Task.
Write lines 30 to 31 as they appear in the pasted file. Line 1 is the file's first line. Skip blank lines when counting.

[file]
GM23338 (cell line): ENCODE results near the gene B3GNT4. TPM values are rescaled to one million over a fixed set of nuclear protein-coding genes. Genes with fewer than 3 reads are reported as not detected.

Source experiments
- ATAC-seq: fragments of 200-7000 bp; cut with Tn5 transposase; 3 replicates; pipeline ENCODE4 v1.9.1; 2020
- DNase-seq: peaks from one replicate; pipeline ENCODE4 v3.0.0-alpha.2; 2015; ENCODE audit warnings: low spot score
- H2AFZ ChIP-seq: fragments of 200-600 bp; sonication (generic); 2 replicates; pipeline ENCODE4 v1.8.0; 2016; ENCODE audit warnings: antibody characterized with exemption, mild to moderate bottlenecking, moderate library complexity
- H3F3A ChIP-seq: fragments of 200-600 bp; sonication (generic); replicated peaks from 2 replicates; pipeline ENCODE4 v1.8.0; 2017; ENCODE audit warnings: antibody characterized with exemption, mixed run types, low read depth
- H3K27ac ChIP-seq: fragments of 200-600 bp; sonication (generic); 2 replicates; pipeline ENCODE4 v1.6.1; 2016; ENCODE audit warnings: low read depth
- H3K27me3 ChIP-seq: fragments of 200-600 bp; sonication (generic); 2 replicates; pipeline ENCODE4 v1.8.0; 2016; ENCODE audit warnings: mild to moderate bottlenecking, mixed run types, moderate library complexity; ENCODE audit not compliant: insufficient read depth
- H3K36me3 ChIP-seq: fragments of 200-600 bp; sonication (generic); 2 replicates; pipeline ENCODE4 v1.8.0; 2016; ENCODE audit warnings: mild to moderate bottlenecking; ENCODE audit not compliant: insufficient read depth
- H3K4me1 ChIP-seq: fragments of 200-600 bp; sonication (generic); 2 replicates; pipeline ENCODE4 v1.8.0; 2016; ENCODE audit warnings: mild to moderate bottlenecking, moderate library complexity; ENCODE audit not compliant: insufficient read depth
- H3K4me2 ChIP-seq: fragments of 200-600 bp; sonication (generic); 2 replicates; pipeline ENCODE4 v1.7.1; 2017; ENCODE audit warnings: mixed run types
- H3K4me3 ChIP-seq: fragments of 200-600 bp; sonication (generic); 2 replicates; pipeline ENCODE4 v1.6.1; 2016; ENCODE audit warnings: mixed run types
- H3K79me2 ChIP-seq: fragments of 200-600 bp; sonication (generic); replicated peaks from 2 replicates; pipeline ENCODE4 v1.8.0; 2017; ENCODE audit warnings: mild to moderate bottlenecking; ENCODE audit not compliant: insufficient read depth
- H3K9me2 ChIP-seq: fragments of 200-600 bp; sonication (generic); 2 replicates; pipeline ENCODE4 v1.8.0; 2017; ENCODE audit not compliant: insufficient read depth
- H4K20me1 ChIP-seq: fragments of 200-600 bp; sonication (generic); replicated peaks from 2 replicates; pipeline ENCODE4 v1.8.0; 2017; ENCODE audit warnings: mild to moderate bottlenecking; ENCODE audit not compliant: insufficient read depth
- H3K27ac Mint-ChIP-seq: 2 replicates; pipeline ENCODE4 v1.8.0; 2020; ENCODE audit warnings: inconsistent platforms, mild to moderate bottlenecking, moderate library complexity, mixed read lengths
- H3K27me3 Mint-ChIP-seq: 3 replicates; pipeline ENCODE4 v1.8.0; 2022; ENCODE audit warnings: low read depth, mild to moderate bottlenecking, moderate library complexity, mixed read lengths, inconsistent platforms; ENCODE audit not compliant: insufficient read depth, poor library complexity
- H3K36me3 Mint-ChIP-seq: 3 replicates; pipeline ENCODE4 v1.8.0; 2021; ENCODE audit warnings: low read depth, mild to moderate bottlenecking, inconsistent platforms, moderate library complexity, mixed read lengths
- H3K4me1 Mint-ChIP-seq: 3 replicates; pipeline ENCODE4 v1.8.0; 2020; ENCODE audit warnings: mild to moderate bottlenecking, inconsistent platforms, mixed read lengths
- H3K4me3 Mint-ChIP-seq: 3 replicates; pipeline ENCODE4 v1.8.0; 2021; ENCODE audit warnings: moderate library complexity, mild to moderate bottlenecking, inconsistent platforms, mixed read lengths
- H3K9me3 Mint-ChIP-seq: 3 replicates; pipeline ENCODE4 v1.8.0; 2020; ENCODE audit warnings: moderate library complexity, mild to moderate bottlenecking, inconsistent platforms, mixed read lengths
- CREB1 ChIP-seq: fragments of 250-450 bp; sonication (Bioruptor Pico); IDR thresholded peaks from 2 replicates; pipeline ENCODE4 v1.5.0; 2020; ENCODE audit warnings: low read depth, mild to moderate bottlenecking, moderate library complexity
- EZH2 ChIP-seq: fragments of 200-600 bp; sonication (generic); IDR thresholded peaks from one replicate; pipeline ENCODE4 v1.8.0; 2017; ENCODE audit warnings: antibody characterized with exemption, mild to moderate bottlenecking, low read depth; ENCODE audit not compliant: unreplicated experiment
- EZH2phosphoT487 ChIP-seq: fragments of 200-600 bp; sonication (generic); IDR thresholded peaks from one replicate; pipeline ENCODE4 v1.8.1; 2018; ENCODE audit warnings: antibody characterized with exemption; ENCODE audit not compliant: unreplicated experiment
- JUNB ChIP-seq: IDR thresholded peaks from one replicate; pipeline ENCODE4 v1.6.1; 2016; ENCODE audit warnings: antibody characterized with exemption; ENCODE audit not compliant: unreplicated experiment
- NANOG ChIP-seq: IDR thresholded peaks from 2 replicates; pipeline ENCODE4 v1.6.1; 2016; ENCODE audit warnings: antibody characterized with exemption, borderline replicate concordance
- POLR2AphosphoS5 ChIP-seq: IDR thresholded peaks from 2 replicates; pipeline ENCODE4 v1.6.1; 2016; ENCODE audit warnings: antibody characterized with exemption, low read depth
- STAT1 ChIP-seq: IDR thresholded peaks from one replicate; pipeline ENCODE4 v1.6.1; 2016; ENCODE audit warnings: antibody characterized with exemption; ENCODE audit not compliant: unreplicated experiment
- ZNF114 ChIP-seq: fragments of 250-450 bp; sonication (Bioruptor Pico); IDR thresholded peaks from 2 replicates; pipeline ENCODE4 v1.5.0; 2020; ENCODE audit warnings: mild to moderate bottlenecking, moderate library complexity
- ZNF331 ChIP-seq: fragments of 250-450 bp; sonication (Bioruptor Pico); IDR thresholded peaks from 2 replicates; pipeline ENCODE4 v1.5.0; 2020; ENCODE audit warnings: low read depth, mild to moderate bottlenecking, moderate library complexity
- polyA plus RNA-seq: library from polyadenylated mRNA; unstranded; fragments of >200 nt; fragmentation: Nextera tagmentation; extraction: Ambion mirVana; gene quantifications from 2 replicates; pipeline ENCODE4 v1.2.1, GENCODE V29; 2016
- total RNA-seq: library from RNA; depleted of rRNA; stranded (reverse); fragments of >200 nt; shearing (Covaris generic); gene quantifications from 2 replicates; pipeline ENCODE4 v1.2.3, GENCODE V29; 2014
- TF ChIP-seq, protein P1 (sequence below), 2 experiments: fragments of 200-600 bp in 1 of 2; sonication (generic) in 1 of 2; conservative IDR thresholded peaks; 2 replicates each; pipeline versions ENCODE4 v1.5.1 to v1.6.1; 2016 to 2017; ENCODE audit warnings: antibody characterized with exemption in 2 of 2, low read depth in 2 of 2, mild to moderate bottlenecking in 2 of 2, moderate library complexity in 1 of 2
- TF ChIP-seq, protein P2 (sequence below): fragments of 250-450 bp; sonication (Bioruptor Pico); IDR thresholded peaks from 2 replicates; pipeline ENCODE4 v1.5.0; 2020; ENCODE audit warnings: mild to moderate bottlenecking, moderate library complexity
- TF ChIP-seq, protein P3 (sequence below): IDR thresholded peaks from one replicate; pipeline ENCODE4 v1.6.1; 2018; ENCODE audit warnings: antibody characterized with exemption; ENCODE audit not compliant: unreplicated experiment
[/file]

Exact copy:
- ZNF331 ChIP-seq: fragments of 250-450 bp; sonication (Bioruptor Pico); IDR thresholded peaks from 2 replicates; pipeline ENCODE4 v1.5.0; 2020; ENCODE audit warnings: low read depth, mild to moderate bottlenecking, moderate library complexity
- polyA plus RNA-seq: library from polyadenylated mRNA; unstranded; fragments of >200 nt; fragmentation: Nextera tagmentation; extraction: Ambion mirVana; gene quantifications from 2 replicates; pipeline ENCODE4 v1.2.1, GENCODE V29; 2016